Iran's 'Foreign Legion': Tehran Has Stepped Up Its Military Support for the Embattled Syrian Regime and by All Accounts, Is Virtually Running the War to Keep President Bashar Assad in Power, Using Iraqi Shi'ite Fighters in What Is Seen as a New Expeditionary Force Iran Is Building to Further Its Regional Ambitions

By Blanche, Ed | The Middle East, December 2013 | Go to article overview

Iran's 'Foreign Legion': Tehran Has Stepped Up Its Military Support for the Embattled Syrian Regime and by All Accounts, Is Virtually Running the War to Keep President Bashar Assad in Power, Using Iraqi Shi'ite Fighters in What Is Seen as a New Expeditionary Force Iran Is Building to Further Its Regional Ambitions


Blanche, Ed, The Middle East


IN EARLY OCTOBER, FIGHTERS SUPPORTING SYRIAN President Bashar Assad drove rebel fighters out-of the town of Sheikh Omar, a suburb of Damascus straddling two important highways that link the Syrian capital with, regime forces in the south along-the Jordanian border. It wasn't a major battle, but it marked a significant setback for the rebels; who hold an arc of territory on the outskirts of the battered Syrian capital from where they are able to threaten Assad's seat of power.

It was also important because the regime forces were spearheaded on the ground by Iraqi Shi'ite fighters moved into Syria by the Iranians to join the Lebanese veterans of Hizbullah to keep Assad, Tehran's strategic Arab ally, in power.

The Iraqi fighters were mostly members of "Special Groups" of Shi'ites Iran had formed in Iraq to fight the Americans in 2006, in the same way that Tehran created Hizbullah in Lebanon in the early 1980s to resist the invading Israelis.

The Sheikh Omar action was the Iraqi contingent's first major engagement in Syria, with the Shi'ites and a Hizbullah group driving out rebel forces under a bombardment by Syrian army artillery and tank fire. Tens of Shi'ite fighters were killed or wounded.

Since then, the Iraqi group has been built up to a force of at least several hundred men by Hizbullah, Tehran's most trusted Arab ally, and the elite Al Quds Force, the covert operations wing of the Islamic Revolutionary Guards Corps (IRGC) that operates outside Iran. These two military organisations are now the offensive backbone of Assad's embattled regime and form the core of Iran's increasingly dominant role in Syria.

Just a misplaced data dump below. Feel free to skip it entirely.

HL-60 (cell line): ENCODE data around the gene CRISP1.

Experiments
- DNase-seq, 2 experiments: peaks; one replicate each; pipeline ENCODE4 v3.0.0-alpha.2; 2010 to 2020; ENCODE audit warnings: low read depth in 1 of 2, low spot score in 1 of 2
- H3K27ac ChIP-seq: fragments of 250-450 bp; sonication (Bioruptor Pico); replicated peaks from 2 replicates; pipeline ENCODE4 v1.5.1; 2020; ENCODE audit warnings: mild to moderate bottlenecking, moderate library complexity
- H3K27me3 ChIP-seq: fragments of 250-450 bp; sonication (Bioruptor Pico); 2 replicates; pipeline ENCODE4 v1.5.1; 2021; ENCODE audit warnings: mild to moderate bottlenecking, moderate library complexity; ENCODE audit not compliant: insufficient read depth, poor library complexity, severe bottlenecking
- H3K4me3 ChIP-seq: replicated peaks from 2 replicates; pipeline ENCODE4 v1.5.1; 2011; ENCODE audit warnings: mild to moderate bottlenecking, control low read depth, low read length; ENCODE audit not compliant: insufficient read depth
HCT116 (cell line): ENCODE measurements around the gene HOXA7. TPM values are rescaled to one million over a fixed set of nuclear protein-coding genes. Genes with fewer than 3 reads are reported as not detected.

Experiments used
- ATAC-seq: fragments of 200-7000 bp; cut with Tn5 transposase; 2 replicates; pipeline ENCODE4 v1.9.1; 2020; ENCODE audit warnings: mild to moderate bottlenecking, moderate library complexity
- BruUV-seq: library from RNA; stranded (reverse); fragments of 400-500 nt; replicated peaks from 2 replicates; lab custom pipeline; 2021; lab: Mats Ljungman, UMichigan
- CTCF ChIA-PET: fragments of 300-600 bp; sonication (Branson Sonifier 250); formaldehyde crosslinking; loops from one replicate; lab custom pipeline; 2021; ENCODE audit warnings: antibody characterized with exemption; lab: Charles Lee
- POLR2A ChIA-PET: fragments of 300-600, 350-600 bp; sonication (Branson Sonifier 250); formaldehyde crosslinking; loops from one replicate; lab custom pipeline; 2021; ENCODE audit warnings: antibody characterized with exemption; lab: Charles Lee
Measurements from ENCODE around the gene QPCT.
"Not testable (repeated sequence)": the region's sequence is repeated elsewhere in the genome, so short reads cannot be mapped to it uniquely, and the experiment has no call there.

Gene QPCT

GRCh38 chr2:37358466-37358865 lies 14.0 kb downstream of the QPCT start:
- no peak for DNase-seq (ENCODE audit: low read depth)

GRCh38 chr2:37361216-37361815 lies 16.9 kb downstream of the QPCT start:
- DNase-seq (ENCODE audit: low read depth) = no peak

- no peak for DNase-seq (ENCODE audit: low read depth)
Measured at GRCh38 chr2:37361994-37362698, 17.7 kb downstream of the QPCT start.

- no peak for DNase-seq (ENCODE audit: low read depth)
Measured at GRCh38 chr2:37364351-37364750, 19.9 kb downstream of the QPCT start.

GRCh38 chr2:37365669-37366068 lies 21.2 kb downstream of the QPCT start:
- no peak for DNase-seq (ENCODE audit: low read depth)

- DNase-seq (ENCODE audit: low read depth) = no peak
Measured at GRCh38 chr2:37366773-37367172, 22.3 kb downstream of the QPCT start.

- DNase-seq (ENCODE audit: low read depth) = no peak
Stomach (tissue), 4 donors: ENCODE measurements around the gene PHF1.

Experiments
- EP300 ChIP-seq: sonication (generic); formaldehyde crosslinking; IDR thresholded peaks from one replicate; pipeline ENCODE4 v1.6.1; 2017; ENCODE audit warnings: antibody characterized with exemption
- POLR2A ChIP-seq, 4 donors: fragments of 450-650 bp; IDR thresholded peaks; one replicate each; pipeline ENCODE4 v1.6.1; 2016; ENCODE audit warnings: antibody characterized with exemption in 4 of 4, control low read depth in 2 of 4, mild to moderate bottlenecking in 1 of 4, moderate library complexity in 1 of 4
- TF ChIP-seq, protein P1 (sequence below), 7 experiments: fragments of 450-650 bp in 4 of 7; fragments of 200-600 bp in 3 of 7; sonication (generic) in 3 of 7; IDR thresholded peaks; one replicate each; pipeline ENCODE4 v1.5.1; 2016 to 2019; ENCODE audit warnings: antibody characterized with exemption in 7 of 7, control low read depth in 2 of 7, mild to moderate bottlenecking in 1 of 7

Suleimani runs Syria

Arab sources say that Shi'ites from Yemen, Saudi Arabia, Bahrain and other Arab countries have also been recruited into Iran's emerging "foreign legion", a force that Arab governments, and the West, are starting to view with some trepidation.

Arab intelligence sources say this now extends to Yemen, where Tehran is reportedly arming Shi'ite Houthi rebels in the north against the crisis-ridden Sanaa regime, with the Saudis claiming Hizbullah technicians, at Tehran's behest, are helping the Houthis assemble and deploy short-range rockets.

By all accounts, the Iranians, headed by the enigmatic and elusive figure of Maj. Gen. Qassem Suleimani, the Quds Force chief who US intelligence considers its most formidable adversary in Tehran, are now effectively in command of the Damascus regime's military-security operations because Assad and his cohorts are no longer deemed capable, or reliable--probably both--of defeating their rebel opponents.

"Qassem Suleimani is now running Syria," says Col. Ahmed Hamade, of the Free Syrian Army, the Western-backed segment of the Syrian rebel forces.

The reality is that without Iranian military aid and financial largesse, the Syrian regime would probably have fallen some time ago. The regime's victory in taking the strategic western town of Qusair in June was overwhelmingly due to the discipline and experience of Hizbullah's battle-hardened fighters. Similarly, more recent advances in Homs were secured largely by Hizbullah and the Iraqi brigades.

Some Arab sources estimate that Tehran's pumping $600m -$700m a month into Damascus to keep Assad's regime functioning, even though at home Iran's economy is slowly collapsing under US-led international sanctions.

Hojjatoleslam Mehdi Taeb, a senior Iranian cleric and close confidante of Iran's Supreme Leader, Ayatollah Ali Khamenei, recently emphasised Syria's importance to Tehran as its gateway to the Levant by observing that "Syria is Iran's "35th province ... and is a strategic province for us ... If we lose Syria we won't be able to hold Tehran."

Suleimani, a highly decorated hero of the 1980-88 Iran-Iraq war who ran clandestine Iranian operations in Afghanistan in the 1990s and Iraq after the US invasion, emerged as the central figure in the campaign to keep Assad in power at the beginning of this year. …

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Iran's 'Foreign Legion': Tehran Has Stepped Up Its Military Support for the Embattled Syrian Regime and by All Accounts, Is Virtually Running the War to Keep President Bashar Assad in Power, Using Iraqi Shi'ite Fighters in What Is Seen as a New Expeditionary Force Iran Is Building to Further Its Regional Ambitions
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